subject as the UN and its various agencies readied for this year’s commemoration. As with other UN days or international commemoration days, the Day of the Disabled as it might be abbreviated was proclaimed by the United Nations General Assembly, in its resolution 47/3.
The theme for this year’s IDPD is given by the UN as empowering persons with disabilities and ensuring inclusiveness and equality, which it is true that many people around the world have made an effort to realize, before and after the commemoration was designated. Actually it is an indicator of the level of one’s humanity the way such person treats those with disabilities, as fellow humans or with a veneer of contempt as it used to be the case, especially among primary forms of society in tribal communities. Disability was associated with a curse and the victim carried that implicit curse throughout her or his life.
Attitudes have been changing steadily since the promulgation 70 years ago of the International Declaration of Human Rights, from which flow all other specific resolutions to highlight various aspects and shades of the human rights agenda around the world. Plenty has been done to alleviate the plight of the disabled, for instance strenuous efforts to treat eyesight disability, and we have seen doctors coming from as far away as India to help relieve those among us with that disability. Helping those with disabilities is next to saving life itself, a foremost kind of salvation.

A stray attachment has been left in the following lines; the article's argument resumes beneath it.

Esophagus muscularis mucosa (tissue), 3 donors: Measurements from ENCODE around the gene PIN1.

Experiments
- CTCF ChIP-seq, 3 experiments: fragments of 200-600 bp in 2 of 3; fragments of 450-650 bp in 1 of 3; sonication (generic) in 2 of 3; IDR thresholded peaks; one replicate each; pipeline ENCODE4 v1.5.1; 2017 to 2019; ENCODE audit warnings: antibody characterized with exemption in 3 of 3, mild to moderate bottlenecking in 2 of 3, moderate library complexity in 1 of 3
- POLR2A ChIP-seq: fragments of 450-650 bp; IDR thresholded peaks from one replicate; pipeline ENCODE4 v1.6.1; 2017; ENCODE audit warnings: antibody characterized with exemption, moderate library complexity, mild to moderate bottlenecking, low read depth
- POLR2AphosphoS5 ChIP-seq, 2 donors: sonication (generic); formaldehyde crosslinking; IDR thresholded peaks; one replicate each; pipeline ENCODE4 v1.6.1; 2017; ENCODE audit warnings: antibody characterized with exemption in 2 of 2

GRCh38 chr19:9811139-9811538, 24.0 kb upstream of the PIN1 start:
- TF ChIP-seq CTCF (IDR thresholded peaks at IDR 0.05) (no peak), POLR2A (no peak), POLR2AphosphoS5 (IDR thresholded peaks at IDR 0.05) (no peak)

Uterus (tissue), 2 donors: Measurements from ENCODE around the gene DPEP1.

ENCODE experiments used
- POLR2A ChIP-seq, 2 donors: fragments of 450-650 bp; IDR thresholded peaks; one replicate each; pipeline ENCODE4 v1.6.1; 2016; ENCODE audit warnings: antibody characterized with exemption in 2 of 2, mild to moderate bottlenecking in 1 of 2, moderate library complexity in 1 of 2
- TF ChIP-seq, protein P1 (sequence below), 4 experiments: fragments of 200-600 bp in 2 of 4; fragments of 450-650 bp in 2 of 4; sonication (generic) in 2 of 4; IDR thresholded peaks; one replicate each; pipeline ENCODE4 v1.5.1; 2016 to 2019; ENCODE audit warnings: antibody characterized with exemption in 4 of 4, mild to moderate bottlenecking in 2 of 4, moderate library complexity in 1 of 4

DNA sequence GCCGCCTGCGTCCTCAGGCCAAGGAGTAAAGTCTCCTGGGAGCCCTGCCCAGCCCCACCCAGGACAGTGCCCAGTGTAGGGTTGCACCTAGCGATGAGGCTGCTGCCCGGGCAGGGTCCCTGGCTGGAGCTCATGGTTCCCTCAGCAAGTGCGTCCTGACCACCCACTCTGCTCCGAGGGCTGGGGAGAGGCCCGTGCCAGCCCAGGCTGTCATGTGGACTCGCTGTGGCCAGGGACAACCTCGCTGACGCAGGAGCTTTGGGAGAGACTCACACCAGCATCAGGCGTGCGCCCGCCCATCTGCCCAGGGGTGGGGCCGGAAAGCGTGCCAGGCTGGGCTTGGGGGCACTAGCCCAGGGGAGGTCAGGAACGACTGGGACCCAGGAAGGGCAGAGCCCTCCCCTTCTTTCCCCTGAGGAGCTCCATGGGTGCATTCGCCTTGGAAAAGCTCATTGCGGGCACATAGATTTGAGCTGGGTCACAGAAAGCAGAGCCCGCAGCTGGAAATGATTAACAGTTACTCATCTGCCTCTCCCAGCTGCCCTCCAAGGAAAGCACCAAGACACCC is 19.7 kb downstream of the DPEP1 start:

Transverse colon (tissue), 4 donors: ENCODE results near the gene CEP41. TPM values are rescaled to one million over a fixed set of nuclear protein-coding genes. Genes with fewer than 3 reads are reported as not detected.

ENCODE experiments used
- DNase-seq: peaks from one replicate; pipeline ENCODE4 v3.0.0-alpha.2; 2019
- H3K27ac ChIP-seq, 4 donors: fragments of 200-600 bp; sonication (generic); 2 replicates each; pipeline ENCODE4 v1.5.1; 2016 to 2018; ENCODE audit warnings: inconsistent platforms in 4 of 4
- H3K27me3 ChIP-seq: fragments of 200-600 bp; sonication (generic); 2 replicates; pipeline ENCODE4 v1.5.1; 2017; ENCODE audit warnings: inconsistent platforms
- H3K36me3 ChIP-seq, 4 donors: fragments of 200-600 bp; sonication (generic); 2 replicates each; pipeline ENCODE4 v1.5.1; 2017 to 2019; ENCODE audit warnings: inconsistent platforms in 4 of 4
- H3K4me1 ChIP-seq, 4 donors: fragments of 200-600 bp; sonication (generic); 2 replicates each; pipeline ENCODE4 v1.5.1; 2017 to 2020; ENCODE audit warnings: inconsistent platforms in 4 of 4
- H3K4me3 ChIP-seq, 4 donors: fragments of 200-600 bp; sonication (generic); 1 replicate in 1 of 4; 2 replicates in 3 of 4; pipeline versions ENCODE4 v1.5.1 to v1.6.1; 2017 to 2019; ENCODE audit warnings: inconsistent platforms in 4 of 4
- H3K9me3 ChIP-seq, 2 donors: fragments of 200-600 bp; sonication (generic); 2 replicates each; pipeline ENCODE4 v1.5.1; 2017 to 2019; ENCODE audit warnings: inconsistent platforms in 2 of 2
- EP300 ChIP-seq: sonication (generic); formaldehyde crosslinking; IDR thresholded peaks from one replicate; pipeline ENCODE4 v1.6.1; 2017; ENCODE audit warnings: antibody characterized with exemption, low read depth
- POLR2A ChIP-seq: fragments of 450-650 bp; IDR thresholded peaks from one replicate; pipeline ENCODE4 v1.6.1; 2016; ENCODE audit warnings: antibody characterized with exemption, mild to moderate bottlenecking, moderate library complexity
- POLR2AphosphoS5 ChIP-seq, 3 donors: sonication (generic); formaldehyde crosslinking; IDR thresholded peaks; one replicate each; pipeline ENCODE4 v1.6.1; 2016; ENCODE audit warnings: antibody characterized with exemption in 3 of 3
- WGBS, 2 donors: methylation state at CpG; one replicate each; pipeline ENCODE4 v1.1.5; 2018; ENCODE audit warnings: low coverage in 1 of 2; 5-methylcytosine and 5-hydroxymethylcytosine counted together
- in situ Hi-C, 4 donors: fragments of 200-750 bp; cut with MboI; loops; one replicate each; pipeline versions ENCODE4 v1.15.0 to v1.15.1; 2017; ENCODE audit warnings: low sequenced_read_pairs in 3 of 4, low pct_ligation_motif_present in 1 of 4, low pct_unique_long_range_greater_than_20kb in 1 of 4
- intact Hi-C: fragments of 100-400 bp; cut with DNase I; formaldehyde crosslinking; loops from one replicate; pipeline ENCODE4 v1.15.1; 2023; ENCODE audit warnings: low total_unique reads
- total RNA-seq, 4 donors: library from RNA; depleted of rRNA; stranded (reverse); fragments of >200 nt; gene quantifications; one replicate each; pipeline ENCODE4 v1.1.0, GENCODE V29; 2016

But there is another aspect to salvation that is needed by people with disabilities, which doesn’t need input of resources on the part of a specific individual, but merely a change of attitude. Just not staring at someone directly and purposely on account of being surprised by one or other apparent disability helps that person to feel normal, but there are many among us who don’t remember the rule of helping out with disability by seeing the person, not a disabled organ. As a result we keep reminding such persons that they aren’t normal, even if they do most things normally, - yes, at times better than the rest of us.
That is partly why keen observers point out that the International Day of Persons with Disabilities has been observed with varying degrees of success around the planet. There are cultures where one doesn’t need disability to feel discriminated; often the color of the skin is a disability, and we hear police officers shooting black young men in the United States for any plausible reason. They have turned black color not into a disability but a crime, or imaginary fear that the bearer of that color is likely to commit a crime. If color can be treated with such nervous agitation, at what point shall disability be treated as normal, or as they often say, differently able? Maybe the only plausible answer is Mwalimu’s first five year plan refrain: It can be done, if you play your part!